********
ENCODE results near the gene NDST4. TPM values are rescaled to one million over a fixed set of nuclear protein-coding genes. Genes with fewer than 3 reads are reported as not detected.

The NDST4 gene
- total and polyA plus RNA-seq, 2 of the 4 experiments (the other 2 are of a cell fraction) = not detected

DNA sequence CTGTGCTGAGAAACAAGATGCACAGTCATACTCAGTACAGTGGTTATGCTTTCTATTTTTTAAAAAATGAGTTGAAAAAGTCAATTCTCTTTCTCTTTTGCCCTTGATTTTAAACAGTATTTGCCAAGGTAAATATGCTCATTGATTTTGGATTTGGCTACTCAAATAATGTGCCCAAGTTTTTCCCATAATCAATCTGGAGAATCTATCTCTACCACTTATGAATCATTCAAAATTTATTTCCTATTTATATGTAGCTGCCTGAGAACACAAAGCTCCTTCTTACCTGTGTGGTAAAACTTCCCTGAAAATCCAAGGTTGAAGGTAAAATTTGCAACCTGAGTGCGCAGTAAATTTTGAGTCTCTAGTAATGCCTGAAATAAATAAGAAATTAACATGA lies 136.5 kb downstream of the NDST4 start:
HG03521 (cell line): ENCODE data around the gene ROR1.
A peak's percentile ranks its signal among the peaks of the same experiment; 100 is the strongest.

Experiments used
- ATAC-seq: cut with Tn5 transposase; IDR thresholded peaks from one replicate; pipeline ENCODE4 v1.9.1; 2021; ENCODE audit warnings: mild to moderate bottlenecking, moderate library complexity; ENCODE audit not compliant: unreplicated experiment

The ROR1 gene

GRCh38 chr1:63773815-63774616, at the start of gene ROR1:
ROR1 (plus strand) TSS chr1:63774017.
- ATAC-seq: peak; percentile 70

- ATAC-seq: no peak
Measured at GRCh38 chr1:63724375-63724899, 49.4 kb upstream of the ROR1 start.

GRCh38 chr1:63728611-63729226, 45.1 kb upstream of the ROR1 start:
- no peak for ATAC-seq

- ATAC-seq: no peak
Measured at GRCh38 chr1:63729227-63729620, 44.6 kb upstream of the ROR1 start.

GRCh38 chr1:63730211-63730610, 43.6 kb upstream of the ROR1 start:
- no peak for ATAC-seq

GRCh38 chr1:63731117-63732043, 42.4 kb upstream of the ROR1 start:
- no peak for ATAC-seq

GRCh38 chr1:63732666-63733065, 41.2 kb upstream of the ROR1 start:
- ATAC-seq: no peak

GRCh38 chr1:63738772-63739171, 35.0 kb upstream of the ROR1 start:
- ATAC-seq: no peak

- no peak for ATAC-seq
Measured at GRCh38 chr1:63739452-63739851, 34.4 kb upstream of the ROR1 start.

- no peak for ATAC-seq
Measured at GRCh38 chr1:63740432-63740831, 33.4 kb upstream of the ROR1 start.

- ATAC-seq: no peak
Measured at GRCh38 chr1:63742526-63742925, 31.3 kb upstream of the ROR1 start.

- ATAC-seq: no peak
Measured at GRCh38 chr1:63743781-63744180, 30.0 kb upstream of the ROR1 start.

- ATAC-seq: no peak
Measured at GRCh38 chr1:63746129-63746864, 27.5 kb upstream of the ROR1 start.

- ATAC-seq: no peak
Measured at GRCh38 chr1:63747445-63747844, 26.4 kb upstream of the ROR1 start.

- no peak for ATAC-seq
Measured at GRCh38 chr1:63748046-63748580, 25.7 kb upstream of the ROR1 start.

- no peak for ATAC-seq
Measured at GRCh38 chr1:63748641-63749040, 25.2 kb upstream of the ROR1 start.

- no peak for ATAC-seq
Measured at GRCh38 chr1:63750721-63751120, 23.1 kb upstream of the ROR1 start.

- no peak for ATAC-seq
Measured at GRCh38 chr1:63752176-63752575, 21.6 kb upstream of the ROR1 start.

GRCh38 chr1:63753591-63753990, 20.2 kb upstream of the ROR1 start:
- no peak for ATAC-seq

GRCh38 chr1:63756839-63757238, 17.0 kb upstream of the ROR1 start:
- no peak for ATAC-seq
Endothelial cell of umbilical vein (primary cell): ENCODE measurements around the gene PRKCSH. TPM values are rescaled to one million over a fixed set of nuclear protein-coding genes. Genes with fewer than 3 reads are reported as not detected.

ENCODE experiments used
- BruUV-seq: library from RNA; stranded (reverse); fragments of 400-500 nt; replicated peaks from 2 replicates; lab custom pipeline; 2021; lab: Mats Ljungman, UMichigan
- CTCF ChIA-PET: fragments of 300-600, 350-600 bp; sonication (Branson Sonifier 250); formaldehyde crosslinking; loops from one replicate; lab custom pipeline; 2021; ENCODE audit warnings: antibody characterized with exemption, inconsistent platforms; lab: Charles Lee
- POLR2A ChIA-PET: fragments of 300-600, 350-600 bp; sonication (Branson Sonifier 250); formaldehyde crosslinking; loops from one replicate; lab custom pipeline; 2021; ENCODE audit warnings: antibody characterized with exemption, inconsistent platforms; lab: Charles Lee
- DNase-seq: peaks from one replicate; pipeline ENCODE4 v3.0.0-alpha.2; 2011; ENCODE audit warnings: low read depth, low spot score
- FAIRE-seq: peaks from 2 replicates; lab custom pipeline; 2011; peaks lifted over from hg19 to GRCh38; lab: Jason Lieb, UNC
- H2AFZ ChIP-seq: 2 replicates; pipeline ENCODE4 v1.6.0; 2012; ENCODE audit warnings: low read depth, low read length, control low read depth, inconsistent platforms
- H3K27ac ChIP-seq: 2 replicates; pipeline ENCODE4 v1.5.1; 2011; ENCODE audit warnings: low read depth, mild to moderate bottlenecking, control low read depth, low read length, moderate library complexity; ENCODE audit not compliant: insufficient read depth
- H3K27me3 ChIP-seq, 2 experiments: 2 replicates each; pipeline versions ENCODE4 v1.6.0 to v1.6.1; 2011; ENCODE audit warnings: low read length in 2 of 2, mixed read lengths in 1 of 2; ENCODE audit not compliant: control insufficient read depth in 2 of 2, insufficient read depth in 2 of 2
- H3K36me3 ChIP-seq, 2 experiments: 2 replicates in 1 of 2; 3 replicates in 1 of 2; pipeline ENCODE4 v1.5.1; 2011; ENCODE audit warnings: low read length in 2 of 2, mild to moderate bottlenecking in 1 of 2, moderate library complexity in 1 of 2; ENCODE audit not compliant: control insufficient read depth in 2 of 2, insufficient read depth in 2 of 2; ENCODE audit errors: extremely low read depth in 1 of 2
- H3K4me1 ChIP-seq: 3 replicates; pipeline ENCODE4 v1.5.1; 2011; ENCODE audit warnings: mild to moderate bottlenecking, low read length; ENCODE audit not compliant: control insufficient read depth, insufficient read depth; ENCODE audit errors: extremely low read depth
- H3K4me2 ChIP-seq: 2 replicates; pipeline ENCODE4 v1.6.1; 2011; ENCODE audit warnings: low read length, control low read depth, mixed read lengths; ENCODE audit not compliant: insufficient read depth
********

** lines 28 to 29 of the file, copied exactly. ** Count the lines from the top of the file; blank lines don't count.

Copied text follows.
Measured at GRCh38 chr1:63739452-63739851, 34.4 kb upstream of the ROR1 start.

- no peak for ATAC-seq